Reserve members who are new mothers—either through childbirth or through carrying a baby lost after 20 weeks of gestation—will benefit from a recent maternity leave policy allowing them paid authorized absences in lieu of inactive duty for training (IDT).
The policy provides these mothers with 12 IDT periods off, amounting to three weekends, typically spread over three months. Mothers must take maternity absence within 12 months of a qualifying birth event.
The Reserve Maternity Leave was authorized in the fiscal year 2021 (FY21) National Defense Authorization Act (NDAA). Points or pay will not be authorized retroactively to the passage of the NDAA.
“This policy is a tremendous step towards active and Reserve equity following the birth of a child, allowing women necessary recovery time without them risking career penalties such as lost pay or missed good conduct,” said Capt. Rebecca Drew, Deputy Assistant Commandant for Reserve.
An IDT is a reserve drill. It is a specific period of time where reservists train at their permanent duty station (PDS) working on qualifications for potential mobilization. A typical Reserve drill weekend consists of four single IDT drill periods. Reservists are under orders, scheduled for the performance of augmentation training, formal training or unit training, and are not permitted to do more than two drills on one calendar day, and they must be at least four hours long. To meet this requirement, most units schedule multiple drills over one weekend each month. For example, two drills can be held on Saturday and two drills on Sunday.
Back in 2017, the National Defense Authorization Act granted active duty servicewomen up to 12 weeks of paid maternity leave, without addressing paid maternity leave for reservists. Prior to this new policy in FY21, women reservists could take time off after having a baby but would lose out on pay and valuable points that would be credited towards retirement, due to their missed trainings and drills if they could not reschedule those drills. Now, reservists will not have to choose between taking care of their newborn babies or themselves and receiving pay or retirement credits.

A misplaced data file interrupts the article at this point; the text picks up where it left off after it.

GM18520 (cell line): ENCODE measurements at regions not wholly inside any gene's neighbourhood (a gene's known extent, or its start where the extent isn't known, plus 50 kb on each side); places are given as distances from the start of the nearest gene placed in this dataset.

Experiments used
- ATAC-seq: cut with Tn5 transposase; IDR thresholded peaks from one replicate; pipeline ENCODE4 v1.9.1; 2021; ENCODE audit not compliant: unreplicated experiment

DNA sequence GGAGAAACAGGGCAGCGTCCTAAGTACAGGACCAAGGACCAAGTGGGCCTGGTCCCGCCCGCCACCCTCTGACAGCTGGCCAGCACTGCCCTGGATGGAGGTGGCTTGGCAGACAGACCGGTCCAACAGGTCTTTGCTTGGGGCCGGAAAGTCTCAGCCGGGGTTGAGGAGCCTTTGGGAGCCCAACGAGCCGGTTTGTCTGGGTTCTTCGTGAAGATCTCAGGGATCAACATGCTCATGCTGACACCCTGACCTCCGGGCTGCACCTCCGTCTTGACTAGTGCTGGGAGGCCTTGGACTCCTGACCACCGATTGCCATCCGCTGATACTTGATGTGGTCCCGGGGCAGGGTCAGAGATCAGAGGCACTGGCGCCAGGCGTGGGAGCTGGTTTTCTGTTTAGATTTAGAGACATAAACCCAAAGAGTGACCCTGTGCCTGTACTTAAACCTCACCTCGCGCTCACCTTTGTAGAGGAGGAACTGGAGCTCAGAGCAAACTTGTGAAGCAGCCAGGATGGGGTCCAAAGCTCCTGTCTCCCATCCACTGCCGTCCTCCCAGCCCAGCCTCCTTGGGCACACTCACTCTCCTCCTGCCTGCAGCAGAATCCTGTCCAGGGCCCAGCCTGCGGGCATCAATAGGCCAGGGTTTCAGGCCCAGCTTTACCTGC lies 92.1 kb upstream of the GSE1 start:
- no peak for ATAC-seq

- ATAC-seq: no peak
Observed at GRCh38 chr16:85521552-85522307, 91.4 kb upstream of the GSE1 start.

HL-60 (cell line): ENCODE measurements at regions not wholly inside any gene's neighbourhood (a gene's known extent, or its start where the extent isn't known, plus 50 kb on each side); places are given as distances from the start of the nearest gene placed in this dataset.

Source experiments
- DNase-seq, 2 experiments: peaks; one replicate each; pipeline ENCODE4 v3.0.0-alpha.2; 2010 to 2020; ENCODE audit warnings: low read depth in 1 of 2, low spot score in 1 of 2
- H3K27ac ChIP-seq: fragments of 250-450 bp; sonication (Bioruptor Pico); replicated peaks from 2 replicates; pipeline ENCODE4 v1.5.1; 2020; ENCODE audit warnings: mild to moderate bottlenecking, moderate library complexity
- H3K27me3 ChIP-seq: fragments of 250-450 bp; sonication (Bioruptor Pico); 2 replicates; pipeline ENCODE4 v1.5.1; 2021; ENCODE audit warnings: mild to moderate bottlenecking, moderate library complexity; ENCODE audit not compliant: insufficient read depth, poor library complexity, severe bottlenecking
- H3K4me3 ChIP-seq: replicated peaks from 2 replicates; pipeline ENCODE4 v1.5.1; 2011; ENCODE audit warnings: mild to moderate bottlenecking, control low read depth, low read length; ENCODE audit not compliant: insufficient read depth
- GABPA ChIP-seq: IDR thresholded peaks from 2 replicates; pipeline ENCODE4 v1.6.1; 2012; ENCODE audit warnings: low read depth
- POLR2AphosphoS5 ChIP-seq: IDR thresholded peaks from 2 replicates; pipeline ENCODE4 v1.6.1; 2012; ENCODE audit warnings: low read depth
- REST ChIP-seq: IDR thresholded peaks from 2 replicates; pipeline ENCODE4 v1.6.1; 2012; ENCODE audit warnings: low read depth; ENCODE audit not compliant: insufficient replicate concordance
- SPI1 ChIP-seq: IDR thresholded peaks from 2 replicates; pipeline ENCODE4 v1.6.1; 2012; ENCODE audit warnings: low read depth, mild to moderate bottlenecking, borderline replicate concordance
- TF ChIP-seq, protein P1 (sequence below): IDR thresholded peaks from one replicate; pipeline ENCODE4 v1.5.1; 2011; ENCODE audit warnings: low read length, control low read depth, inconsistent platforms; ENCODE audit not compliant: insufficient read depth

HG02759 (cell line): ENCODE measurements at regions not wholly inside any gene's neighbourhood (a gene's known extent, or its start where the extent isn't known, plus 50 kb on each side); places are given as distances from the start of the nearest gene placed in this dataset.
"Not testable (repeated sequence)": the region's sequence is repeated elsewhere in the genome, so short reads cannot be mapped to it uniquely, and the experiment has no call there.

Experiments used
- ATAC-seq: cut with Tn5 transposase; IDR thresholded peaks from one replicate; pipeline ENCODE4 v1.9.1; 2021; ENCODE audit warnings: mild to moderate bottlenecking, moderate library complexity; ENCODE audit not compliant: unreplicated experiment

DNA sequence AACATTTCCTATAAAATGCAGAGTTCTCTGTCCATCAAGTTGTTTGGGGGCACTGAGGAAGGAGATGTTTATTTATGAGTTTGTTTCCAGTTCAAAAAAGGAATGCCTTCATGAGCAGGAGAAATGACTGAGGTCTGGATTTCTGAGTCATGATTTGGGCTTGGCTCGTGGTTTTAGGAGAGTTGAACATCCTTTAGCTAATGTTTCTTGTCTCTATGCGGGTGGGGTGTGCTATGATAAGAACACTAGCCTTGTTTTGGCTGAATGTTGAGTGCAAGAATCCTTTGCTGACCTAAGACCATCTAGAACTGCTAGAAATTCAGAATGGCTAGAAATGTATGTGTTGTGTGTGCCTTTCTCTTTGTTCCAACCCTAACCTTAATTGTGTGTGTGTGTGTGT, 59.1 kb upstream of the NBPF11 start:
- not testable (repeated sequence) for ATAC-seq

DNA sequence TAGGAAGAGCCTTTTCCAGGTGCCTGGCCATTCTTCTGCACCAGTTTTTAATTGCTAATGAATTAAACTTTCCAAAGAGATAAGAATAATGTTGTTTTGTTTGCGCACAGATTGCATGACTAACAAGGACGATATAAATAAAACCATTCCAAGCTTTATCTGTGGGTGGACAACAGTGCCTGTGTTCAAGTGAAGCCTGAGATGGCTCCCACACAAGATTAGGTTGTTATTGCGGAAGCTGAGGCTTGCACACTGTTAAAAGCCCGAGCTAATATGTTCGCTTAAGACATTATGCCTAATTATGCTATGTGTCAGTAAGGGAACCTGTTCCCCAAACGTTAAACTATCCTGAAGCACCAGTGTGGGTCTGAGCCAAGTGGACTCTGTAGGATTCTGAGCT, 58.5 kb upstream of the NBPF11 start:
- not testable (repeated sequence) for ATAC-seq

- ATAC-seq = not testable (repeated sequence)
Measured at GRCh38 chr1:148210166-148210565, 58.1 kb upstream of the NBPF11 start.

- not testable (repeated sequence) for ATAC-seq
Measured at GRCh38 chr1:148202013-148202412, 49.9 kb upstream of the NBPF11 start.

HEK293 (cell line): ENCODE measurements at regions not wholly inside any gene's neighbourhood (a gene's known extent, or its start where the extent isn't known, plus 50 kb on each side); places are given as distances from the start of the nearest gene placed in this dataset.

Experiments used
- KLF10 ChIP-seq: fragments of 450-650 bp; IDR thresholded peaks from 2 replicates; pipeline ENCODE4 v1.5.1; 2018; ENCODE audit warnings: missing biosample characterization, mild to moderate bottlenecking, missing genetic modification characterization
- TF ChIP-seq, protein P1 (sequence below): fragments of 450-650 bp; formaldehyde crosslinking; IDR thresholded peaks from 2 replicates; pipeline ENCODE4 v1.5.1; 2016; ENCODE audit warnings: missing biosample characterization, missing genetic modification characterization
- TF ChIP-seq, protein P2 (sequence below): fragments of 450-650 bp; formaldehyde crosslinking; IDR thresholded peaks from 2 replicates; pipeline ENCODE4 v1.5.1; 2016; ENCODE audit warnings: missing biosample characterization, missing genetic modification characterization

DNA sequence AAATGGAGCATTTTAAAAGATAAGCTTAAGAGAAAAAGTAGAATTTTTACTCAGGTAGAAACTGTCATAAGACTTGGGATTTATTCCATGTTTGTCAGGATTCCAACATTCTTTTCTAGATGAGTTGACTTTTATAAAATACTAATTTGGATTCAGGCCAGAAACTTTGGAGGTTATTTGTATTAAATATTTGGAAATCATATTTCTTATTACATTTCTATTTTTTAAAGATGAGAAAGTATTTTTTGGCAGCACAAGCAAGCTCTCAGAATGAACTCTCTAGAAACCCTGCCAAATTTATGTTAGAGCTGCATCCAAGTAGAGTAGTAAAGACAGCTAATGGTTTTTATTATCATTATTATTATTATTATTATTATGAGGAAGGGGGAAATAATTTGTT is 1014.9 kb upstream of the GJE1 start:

The new statute stands to positively impact retention rates of women reservists. Already, retention rates in recent years among active duty Coast Guardswomen have increased substantially in correlation to improved family-friendly policies.
Among a whole host of efforts to address the unique needs of service members who are bearing children or are attempting to, some of the strides the Coast Guard has made include: reproductive-related weight exemptions and lactation-associated support, such as consultants, supplies, and reimbursements for shipping breast milk.
The new Reserve policy will be enacted on the heels of another family-friendly policy which allows women within the Coast Guard the right to postpone deployment seaboard or overseas for 12 months following the birth of a baby. Reservists, who might be deployed overseas or afloat, are also included in the deferment policy. This allows reservist moms of newborns to decide whether or not to deploy or mobilize earlier.
To utilize the new Reserve policy, a member must coordinate the request with their commanding officer. The Reserve Maternity Leave policy does not include paternity or adoption leave and is only authorized for new mothers who are drilling reservists in good standing.
Questions about how to take advantage of this policy should be emailed to COMDT (CG-R55) and policy-related questions, can be addressed by emailing COMDT (CG-133).